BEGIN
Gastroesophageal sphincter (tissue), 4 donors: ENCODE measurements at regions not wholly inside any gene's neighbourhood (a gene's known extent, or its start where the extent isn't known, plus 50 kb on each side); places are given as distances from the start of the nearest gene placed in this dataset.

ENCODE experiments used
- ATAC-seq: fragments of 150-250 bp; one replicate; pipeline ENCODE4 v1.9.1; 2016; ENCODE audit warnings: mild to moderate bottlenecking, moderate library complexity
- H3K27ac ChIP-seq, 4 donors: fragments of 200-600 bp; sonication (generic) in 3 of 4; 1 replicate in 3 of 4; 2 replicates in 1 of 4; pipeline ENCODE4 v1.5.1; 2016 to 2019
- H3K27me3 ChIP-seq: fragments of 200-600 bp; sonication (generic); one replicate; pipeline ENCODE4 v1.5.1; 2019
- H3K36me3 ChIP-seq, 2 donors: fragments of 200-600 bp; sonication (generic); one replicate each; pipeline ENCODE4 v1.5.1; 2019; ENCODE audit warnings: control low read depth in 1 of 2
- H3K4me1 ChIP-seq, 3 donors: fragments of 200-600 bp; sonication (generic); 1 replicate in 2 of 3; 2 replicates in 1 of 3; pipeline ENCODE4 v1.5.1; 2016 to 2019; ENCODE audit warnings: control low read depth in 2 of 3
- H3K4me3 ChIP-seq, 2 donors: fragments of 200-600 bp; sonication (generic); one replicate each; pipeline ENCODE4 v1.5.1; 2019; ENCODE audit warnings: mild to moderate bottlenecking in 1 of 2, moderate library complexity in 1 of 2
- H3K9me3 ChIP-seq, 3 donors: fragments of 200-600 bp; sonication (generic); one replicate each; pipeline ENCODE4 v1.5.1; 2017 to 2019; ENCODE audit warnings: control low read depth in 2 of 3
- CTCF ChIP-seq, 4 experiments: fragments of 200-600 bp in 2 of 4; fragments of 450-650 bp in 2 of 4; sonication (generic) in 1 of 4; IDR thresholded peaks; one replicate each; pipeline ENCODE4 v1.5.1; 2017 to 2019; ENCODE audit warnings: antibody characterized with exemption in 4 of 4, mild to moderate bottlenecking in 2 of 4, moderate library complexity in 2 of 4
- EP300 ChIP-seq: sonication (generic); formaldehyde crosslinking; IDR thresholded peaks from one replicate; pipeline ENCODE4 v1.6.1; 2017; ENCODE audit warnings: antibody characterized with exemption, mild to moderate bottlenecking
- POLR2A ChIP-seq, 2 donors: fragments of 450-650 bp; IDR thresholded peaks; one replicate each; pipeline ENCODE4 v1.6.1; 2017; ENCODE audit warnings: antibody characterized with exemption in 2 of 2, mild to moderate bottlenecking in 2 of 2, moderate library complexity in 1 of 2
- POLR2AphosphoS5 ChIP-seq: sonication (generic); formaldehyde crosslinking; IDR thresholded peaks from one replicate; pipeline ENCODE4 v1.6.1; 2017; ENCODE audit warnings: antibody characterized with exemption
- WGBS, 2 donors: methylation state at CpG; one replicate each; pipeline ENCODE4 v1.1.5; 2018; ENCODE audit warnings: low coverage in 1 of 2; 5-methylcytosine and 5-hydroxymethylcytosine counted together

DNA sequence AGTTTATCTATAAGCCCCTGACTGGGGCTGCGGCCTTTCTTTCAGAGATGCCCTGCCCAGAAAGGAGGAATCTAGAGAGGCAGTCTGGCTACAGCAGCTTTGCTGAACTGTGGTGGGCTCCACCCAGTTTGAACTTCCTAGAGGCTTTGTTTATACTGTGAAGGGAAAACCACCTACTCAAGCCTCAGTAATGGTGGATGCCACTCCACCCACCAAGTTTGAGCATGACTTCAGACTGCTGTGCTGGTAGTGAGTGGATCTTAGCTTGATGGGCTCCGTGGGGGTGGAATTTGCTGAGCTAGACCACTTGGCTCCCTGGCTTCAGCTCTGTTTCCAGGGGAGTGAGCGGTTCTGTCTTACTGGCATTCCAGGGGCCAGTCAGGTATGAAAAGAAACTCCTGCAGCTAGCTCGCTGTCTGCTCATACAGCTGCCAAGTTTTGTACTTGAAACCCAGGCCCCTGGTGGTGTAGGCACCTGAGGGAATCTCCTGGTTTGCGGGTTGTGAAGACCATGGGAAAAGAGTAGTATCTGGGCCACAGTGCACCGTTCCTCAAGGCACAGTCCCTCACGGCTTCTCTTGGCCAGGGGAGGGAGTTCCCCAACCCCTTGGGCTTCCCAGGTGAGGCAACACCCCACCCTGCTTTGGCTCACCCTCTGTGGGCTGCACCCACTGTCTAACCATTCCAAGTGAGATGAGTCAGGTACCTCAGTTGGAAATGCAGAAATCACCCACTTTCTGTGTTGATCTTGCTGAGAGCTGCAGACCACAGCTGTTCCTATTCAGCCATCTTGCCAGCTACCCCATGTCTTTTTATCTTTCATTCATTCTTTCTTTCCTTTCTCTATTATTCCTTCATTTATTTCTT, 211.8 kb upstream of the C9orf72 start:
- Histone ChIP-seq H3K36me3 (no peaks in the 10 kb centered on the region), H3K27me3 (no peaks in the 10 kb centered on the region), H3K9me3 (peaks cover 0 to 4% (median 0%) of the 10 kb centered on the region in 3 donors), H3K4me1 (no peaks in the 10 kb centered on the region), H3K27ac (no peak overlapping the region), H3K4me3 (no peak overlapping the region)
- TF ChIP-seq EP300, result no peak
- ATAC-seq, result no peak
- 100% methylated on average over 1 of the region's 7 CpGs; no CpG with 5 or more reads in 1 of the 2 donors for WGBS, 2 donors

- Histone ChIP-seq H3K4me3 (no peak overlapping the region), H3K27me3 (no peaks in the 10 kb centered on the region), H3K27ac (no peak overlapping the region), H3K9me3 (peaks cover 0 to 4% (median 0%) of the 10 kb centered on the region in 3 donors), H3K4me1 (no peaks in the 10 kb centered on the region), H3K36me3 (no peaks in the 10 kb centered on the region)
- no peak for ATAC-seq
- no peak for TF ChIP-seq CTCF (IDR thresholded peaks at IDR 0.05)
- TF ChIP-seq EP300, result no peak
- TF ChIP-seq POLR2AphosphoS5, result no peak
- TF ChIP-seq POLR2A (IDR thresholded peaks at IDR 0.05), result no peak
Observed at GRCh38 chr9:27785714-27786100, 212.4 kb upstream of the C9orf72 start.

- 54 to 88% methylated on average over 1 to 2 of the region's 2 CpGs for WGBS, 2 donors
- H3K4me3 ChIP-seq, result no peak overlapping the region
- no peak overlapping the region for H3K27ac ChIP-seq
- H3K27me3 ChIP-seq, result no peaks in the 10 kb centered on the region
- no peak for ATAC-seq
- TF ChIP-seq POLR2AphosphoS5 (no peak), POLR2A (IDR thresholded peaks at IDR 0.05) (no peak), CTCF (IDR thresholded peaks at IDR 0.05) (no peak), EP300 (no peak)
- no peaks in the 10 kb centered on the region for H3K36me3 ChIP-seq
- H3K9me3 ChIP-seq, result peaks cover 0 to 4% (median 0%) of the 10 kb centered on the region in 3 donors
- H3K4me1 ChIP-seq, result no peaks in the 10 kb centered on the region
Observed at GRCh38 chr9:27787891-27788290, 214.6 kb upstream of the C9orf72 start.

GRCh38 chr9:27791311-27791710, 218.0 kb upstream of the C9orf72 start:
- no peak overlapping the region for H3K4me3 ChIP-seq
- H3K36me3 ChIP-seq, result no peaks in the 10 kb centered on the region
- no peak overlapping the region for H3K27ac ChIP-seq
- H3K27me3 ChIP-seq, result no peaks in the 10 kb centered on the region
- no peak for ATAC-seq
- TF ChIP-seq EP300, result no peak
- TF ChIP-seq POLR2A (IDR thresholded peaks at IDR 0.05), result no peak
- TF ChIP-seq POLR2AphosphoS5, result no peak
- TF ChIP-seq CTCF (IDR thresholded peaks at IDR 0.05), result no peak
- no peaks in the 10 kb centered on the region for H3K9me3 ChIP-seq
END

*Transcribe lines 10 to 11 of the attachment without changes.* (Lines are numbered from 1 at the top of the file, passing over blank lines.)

- CTCF ChIP-seq, 4 experiments: fragments of 200-600 bp in 2 of 4; fragments of 450-650 bp in 2 of 4; sonication (generic) in 1 of 4; IDR thresholded peaks; one replicate each; pipeline ENCODE4 v1.5.1; 2017 to 2019; ENCODE audit warnings: antibody characterized with exemption in 4 of 4, mild to moderate bottlenecking in 2 of 4, moderate library complexity in 2 of 4
- EP300 ChIP-seq: sonication (generic); formaldehyde crosslinking; IDR thresholded peaks from one replicate; pipeline ENCODE4 v1.6.1; 2017; ENCODE audit warnings: antibody characterized with exemption, mild to moderate bottlenecking